Eleven Rings Quotes.

1. "When we called time-out with twenty-five seconds to go, he re-called, we went into the huddle and Phil said, ‘Michael, I want you to take the last shot,’ and Michael said, ‘You know, Phil, I don’t feel comfortable in these situations. So maybe we ought to go in another direction.’ Then Scottie said, ‘You know, Phil, Michael said in his commercial that he’s been asked to do this twenty-six times and he’s failed. So why don’t we go to Steve."
- Phil Jackson, Eleven Rings

2. "I’ve always been impressed by Kobe’s resilience and ironclad self-confidence. Unlike Shaq, who was often plagued by self-doubt, Kobe never let such thoughts cross his mind. If someone set the bar at ten feet, he’d jump eleven, even if no one had ever done it before. That’s the attitude he brought with him when he arrived at training camp that fall, and it had a powerful impact on his teammates."
- Phil Jackson, Eleven Rings

3. "Every now and then, to keep the players focused, he would ask them to nod their heads if they heard the word defense"..."
- Phil Jackson, Eleven Rings

4. "But theres only so much a player can absorb when his body is pulsing with adrenaline. This is not a good time for deep left brain discussion. It’s the moment to calm the player’s minds and strengthen their spiritual connection with one another before they head into battle."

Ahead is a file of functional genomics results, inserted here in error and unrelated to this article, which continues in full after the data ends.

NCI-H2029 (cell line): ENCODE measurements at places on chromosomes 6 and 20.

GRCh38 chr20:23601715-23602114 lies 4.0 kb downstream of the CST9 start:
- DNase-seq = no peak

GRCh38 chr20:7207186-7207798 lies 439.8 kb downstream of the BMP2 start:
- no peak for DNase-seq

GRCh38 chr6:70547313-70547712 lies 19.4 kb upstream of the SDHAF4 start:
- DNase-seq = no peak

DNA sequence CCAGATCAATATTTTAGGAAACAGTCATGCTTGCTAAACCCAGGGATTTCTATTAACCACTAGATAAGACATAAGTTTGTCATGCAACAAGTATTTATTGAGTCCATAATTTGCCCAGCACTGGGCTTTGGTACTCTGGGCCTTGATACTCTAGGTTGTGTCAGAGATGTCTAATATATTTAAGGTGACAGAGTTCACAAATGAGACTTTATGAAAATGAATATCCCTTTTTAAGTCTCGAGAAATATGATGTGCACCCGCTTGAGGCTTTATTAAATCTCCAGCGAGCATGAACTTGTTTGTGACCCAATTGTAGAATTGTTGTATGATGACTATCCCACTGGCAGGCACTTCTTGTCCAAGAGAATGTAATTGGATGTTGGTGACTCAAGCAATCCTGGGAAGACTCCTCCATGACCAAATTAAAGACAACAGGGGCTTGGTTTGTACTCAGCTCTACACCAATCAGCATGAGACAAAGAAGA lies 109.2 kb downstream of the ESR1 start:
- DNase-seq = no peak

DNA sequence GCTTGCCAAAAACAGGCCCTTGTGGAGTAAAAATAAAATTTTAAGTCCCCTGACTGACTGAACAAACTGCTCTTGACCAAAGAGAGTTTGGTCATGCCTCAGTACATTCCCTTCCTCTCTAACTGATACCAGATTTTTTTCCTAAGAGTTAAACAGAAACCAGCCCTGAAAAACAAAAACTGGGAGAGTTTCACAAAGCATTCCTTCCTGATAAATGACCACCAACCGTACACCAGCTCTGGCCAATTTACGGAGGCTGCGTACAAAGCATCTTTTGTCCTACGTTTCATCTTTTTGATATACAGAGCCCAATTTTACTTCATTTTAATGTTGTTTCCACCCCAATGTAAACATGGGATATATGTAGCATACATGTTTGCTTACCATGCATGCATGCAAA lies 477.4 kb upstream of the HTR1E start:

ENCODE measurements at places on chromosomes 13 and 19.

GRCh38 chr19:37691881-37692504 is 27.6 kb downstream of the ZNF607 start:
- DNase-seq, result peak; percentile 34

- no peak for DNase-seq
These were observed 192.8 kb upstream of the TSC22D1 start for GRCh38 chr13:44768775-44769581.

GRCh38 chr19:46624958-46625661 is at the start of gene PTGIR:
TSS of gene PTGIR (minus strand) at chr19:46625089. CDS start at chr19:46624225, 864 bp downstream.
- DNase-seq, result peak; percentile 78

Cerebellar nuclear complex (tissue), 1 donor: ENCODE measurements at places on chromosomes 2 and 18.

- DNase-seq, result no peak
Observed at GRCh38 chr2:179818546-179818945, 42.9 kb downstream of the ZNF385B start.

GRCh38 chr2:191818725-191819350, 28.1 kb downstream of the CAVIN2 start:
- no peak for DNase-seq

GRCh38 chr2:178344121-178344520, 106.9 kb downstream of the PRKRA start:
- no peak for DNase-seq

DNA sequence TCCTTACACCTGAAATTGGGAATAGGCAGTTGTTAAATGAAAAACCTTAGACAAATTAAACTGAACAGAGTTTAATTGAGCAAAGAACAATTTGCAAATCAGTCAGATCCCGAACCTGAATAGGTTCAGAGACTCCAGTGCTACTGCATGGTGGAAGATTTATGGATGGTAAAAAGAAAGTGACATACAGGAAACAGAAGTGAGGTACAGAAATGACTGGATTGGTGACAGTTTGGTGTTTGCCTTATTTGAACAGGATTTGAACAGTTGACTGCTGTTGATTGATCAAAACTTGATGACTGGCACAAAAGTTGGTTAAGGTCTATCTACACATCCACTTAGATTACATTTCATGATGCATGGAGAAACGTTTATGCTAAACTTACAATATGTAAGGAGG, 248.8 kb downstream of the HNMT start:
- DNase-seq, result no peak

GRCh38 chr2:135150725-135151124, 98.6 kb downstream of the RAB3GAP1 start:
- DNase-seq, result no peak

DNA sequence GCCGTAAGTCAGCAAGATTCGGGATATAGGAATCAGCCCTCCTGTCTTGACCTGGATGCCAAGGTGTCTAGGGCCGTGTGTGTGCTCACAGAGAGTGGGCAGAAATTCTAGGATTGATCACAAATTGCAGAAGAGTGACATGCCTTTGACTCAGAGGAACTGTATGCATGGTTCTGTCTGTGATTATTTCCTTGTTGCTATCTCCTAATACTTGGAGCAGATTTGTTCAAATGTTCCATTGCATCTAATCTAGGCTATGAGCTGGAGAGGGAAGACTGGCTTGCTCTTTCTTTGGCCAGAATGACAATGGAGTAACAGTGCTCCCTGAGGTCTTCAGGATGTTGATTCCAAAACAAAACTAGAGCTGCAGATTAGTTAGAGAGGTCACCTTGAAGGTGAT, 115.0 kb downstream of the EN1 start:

- Phil Jackson, Eleven Rings

5. "The most we can hope for is to create the best possible conditions for success, then let go of the outcome"
- Phil Jackson, Eleven Rings

6. "There’s a story I love to tell about how Napoléon Bonaparte picked his generals. After one of his great generals died, Napoléon reputedly sent one of his staff officers to search for a replacement. The officer returned several weeks later and described a man he thought would be the perfect candidate because of his knowledge of military tactics and brilliance as a manager. When the officer finished, Napoléon looked at him and said, That’s all very good, but is he lucky?"
- Phil Jackson, Eleven Rings

7. "In The Tao of Leadership, John Heider stresses the importance of interfering as little as possible. Rules reduce freedom and responsibility, he writes. Enforcement of rules is coercive and manipulative, which diminishes spontaneity and absorbs group energy. The more coercive you are, the more resistant the group will become."
- Phil Jackson, Eleven Rings

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